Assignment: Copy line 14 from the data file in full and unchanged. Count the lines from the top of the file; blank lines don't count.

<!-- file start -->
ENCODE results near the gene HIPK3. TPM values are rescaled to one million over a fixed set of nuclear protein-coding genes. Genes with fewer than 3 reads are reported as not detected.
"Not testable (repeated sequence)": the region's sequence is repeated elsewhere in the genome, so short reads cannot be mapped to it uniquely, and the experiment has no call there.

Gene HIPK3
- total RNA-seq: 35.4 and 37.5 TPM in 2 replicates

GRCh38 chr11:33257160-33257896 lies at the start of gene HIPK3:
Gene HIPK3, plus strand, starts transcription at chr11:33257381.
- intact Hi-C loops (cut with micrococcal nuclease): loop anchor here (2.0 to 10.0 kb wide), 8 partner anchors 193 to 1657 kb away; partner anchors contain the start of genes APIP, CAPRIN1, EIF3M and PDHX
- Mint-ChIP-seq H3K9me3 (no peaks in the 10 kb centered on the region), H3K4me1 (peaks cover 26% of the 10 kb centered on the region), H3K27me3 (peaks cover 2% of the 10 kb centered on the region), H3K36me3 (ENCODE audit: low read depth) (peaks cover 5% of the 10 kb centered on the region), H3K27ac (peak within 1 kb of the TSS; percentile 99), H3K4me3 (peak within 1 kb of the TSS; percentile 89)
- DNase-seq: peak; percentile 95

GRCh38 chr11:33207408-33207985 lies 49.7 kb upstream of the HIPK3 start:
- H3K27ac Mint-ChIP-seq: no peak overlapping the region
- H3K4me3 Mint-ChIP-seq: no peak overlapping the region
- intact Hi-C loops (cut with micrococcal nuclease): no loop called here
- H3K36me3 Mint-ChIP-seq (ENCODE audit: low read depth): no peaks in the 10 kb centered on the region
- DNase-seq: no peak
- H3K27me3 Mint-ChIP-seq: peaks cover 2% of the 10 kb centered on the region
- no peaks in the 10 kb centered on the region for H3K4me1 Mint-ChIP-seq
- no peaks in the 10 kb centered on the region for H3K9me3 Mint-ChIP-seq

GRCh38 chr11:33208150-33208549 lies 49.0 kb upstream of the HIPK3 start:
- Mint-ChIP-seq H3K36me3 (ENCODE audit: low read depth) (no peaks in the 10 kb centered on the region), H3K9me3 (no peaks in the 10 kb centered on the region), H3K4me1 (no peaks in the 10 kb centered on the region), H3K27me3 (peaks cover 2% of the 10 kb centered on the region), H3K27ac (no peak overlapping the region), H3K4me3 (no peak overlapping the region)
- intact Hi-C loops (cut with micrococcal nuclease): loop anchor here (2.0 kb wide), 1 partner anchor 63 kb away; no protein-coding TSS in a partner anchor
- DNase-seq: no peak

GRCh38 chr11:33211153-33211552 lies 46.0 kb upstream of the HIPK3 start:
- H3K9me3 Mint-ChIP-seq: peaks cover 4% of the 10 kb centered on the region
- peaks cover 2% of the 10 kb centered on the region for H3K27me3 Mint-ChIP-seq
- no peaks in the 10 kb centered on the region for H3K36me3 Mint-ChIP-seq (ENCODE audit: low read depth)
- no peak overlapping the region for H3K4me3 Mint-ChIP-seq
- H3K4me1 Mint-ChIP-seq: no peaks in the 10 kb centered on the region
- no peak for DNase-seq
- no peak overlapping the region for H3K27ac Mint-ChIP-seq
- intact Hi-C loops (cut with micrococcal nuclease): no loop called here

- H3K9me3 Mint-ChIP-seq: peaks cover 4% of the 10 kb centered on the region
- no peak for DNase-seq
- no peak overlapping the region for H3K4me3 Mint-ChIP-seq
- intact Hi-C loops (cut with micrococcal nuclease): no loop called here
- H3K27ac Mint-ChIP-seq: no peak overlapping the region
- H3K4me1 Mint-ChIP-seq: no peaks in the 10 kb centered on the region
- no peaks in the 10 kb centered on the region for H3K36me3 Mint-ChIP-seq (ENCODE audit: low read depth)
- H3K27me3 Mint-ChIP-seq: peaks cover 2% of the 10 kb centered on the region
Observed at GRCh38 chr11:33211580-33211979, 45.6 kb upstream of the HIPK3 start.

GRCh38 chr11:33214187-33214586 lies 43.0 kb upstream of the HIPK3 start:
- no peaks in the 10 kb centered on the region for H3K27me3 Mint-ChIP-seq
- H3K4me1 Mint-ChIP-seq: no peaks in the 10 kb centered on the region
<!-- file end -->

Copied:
- H3K36me3 Mint-ChIP-seq (ENCODE audit: low read depth): no peaks in the 10 kb centered on the region